Gentle tales to entertain and teach your kids



Naomi Leithold


Reality-based fiction with central themes of divorce, bullying and loss of a loved one has its place. Action-packed thrillers definitely have an audience. But for younger kids ages 6 to 9, a steady diet of gentle tales that entertain or teach without a heavy hand is preferable. Here are my recommendations for recordings that are a perfect match for this age group. 

THE STORY TREE, retold and narrated by Hugh Lupton, The Barefoot Child, 2001, $15.99 for CD, 45 minutes; ages 6-9.  This delightful CD contains folktales from around the world, including Germany, India, Russia and Norway. This recording consists of Lupton’s versions of classic stories such as “The Three Billy Goats Gruff” and “The Little Red Hen”—fables that focus on familiar themes of friendship, being rewarded for good deeds and using problem solving to escape a potentially dangerous situation. There is also an East Indian version of the childhood favorite “Caps for Sale” by Esphyr Slobodkina. The simple story lines, multiple repetitions and predictable endings render these tales perfect for retelling to family and friends. 

Lupton pulls his audience in with his detailed descriptions, such as when he describes the troll in “The Three Billy Goats Gruff” as being “as old and as cold as a boulder of stone.” Lupton also has impeccable pacing and an upbeat delivery. This collection of stories, which all have positive resolutions, is an ideal choice for bedtime.

“The Story Tree” can be purchased by calling (866) 417-2369 or visiting (click on the Storyteller’s Caravan link). 

CASEY AT THE BAT, by Ernest Lawrence Thayer, narrated by Yadu, music composed and conducted by Stephen Simon, performed by London Philharmonic Orchestra, Simon & Simon, 2004, $16.98 for CD, 35 minutes; ages 6-9. This “learn to listen” CD is the second recording in the Stories in Music Series, which pairs classic literature with original music written for an orchestra. Besides the reading of the poem, there are additional educational tracks that stimulate participation and encourage active listening skills.

Simon does a wonderful job of transporting his audience to the ballpark where Casey is playing on a summer day. This classic American poem is brought to life with upbeat music, realistic loudspeaker announcements, vendors hawking their wares, the sound of a ball being hit by a bat and spectators’ comments and applause. Yadu’s emotive narration is mirrored by the expressive music.

This energetic rendition is followed by Simon’s cleverly illustrated explanation of how music can tell a story. Step by step, he takes his young audience through the process of transforming the poem “Casey at the Bat” into a theater piece for orchestra and narrator. After this clear, developmentally appropriate explanation, he instructs youngsters to listen to the poem again with “educated” ears. Children then have an opportunity to “feel” the music as they dance, clap and tap along to the original theme that has been transformed into an upbeat, jazzy composition. This interactive, instructional CD does a wonderful job of helping children be active listeners and exposing them to the magic of composing.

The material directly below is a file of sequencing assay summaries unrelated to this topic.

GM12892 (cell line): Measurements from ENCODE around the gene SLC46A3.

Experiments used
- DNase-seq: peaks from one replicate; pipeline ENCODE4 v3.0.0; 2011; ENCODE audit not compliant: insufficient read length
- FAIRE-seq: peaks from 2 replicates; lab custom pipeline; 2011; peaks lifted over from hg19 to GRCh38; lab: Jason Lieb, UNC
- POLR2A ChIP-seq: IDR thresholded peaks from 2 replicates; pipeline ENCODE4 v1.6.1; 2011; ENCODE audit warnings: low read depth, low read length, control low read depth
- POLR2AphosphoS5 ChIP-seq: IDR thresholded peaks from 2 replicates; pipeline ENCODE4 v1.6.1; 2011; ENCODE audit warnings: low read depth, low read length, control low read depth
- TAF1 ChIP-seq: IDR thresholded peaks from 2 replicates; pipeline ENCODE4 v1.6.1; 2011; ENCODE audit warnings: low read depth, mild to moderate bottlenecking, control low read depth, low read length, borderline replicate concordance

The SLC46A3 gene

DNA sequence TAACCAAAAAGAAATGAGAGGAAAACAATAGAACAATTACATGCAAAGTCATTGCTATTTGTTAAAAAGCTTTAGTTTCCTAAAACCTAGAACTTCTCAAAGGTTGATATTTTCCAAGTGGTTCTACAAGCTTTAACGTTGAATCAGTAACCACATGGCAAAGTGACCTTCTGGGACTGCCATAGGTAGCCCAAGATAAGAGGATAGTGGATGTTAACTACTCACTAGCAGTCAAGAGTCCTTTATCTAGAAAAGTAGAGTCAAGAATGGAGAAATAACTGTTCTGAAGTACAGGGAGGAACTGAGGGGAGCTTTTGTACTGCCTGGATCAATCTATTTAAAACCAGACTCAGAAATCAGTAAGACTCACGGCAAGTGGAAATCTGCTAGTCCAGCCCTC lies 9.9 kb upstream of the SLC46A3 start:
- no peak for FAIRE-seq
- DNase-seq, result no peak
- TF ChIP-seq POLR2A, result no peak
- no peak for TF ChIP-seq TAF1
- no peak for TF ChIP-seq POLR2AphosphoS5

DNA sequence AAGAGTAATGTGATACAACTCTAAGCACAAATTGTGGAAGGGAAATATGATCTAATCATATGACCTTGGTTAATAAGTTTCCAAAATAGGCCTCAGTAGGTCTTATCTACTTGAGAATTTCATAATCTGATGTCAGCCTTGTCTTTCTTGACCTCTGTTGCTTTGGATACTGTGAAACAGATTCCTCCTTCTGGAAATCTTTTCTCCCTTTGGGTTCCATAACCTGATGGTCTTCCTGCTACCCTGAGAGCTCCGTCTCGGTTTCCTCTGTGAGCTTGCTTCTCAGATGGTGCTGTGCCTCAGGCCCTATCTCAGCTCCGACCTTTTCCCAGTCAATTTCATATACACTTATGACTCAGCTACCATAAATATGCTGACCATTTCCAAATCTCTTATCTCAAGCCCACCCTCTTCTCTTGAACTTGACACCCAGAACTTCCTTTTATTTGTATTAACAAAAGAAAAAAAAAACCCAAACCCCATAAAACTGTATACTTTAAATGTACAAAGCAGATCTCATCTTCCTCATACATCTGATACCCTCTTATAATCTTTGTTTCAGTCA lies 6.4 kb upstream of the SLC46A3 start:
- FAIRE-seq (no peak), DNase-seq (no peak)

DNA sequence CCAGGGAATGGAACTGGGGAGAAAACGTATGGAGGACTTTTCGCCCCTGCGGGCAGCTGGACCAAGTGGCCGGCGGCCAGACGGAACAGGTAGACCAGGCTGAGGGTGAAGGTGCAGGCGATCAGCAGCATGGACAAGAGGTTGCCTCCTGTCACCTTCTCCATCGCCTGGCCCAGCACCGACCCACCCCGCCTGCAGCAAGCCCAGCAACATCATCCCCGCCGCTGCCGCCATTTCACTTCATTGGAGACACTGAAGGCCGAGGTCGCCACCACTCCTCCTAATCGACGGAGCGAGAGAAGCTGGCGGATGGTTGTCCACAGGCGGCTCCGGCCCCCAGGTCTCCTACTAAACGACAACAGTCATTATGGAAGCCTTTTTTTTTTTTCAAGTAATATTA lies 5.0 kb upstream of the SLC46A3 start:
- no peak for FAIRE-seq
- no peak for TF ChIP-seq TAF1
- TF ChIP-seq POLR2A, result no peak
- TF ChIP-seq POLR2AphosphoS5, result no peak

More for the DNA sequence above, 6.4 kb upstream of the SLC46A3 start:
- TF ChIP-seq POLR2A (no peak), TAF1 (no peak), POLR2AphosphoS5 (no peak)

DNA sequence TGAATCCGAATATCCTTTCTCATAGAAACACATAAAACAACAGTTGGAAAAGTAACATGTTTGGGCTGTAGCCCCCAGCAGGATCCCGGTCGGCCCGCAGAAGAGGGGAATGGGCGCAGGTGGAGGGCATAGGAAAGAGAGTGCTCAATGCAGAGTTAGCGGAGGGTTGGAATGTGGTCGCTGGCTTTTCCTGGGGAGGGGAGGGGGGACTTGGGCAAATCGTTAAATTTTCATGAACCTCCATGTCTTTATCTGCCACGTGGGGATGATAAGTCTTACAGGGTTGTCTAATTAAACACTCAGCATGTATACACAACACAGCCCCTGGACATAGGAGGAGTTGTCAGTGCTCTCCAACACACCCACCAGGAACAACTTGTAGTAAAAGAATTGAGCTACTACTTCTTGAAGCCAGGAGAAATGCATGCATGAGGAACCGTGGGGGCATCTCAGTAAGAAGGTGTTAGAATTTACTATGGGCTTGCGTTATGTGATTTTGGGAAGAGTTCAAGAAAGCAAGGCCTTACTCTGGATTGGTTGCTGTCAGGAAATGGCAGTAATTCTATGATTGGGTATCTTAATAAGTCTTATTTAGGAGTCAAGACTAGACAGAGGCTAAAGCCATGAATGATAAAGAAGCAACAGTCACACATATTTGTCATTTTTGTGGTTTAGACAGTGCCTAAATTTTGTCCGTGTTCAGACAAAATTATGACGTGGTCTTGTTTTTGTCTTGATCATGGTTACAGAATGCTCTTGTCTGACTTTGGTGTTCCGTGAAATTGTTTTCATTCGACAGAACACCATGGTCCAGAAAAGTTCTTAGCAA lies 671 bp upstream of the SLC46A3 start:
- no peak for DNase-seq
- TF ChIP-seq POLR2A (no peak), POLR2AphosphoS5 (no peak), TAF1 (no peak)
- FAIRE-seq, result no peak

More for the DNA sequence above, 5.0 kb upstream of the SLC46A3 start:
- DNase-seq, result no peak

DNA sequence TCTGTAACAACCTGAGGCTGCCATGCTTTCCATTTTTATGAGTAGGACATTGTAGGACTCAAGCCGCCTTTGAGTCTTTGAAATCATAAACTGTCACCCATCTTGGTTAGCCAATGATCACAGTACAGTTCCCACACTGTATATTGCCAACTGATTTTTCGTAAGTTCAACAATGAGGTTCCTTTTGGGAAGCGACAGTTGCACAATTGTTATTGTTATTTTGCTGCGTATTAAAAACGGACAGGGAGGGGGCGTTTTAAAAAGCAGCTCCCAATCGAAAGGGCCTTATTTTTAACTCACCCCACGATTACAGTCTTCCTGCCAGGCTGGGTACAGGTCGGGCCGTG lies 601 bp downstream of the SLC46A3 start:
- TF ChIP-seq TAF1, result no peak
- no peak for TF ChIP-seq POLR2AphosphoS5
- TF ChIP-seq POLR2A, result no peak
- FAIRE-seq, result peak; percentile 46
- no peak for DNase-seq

“Casey at the Bat” can be purchased by visiting or calling (866) 432-7624.

MOONGOBBLE AND ME: THE DRAGON OF DOOM, by Bruce Coville, narrated by Ryan Sparkes and the Full Cast Family, music by Todd Hobin, Full Cast Audio, 2004, $8.95 for audiocassette, one hour; ages 6-9. The title of this unabridged audio book led me to believe that it wasn’t appropriate for a young audience, but as I listened I was pleasantly surprised by this gentle story—the Dragon of Doom turns out to be only 4 inches tall. Children will be fully engaged and entertained by this mildly humorous adventure mystery. Youngsters are certain to chuckle at the eccentric characters, especially the kind, but bumbling magician, Moongobble, whose magical spells result in turning people, animals and objects into stinky cheese.

Edward, who is bored in his small town, finds excitement when Moongobble and his toad, Urk, move into a little cottage on a hill. He becomes the magician’s assistant and accompanies him on a quest to find the golden acorns of Alcuna, which are guarded by the Dragon of Doom. Listeners will be intrigued by the action-packed adventure and its many twists, turns and surprises. The book ends before the mystery is completely solved. The plot continues in the next book in the series, “Moongobble and Me: The Weeping Werewolf.”

The fun-filled story is brought to life by a full cast. The multiple readers do an excellent job of providing unique voices for each character. The background music adds texture to the story by accenting the action and heightening the suspense. After being a part of Edward and Moongobble’s exciting escapades, youngsters are bound to want to find out what happens next by listening to the rest of the series.

“Moongobble and Me: The Dragon of Doom” can be purchased by calling (800) 871-6809 or visiting  

Naomi Leithold is an award-winning storyteller and early childhood educator. She lives in Skokie and has two boys, ages 13 and 16. Her Web site,, features story starters and other resources for young storytellers.


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